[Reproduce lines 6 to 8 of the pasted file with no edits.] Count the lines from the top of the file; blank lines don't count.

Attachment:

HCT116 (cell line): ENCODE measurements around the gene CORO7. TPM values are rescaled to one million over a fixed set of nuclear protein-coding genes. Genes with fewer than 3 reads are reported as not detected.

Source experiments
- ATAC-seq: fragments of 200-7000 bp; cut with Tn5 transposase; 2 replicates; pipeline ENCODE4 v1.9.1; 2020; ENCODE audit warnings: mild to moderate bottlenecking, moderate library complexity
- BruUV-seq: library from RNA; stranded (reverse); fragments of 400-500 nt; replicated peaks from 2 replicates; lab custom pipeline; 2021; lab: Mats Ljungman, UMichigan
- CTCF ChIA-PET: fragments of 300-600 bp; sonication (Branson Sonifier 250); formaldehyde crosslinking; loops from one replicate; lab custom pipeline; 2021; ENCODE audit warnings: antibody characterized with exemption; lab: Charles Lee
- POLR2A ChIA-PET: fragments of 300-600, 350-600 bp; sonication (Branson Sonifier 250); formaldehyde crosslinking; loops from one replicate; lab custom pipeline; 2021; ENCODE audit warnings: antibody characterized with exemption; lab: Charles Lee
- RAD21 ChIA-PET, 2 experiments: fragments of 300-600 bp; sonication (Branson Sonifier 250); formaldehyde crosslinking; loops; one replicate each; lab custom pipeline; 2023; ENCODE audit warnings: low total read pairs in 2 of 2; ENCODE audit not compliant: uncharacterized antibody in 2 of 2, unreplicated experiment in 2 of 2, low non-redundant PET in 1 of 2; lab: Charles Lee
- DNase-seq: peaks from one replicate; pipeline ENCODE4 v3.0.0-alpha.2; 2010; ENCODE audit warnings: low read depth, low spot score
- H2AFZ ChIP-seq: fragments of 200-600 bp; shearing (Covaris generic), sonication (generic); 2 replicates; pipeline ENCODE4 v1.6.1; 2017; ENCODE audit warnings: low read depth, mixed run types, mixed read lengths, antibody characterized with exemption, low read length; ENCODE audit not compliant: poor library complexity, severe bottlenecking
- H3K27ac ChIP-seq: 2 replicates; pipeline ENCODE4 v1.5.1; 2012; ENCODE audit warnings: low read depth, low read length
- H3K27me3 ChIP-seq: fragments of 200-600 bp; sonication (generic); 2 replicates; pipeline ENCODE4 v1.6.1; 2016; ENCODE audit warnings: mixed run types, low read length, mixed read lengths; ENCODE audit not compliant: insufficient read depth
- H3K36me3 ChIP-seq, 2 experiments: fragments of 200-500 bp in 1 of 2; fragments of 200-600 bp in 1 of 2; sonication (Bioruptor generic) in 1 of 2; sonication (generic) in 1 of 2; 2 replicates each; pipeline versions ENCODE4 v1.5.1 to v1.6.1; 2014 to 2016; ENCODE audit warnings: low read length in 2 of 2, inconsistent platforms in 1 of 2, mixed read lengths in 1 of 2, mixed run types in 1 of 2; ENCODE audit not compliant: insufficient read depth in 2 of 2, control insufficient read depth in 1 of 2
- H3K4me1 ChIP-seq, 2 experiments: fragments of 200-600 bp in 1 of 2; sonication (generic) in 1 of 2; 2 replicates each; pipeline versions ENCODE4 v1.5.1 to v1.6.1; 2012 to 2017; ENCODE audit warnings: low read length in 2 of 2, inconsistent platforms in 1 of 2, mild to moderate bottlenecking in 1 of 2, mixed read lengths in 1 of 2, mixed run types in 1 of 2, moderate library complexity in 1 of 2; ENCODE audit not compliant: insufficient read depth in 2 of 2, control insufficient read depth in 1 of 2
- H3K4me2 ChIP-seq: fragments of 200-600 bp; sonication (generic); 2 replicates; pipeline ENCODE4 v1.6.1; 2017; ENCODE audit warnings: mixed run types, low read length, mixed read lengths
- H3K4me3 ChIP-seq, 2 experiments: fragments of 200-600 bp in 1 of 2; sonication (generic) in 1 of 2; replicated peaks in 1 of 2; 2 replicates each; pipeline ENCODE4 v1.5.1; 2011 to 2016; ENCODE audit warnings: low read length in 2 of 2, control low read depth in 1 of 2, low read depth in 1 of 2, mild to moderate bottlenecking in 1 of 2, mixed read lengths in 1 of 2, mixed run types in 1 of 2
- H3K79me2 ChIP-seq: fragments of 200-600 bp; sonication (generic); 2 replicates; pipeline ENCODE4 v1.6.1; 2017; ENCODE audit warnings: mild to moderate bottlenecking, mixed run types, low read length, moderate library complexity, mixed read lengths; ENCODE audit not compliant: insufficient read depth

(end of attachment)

- POLR2A ChIA-PET: fragments of 300-600, 350-600 bp; sonication (Branson Sonifier 250); formaldehyde crosslinking; loops from one replicate; lab custom pipeline; 2021; ENCODE audit warnings: antibody characterized with exemption; lab: Charles Lee
- RAD21 ChIA-PET, 2 experiments: fragments of 300-600 bp; sonication (Branson Sonifier 250); formaldehyde crosslinking; loops; one replicate each; lab custom pipeline; 2023; ENCODE audit warnings: low total read pairs in 2 of 2; ENCODE audit not compliant: uncharacterized antibody in 2 of 2, unreplicated experiment in 2 of 2, low non-redundant PET in 1 of 2; lab: Charles Lee
- DNase-seq: peaks from one replicate; pipeline ENCODE4 v3.0.0-alpha.2; 2010; ENCODE audit warnings: low read depth, low spot score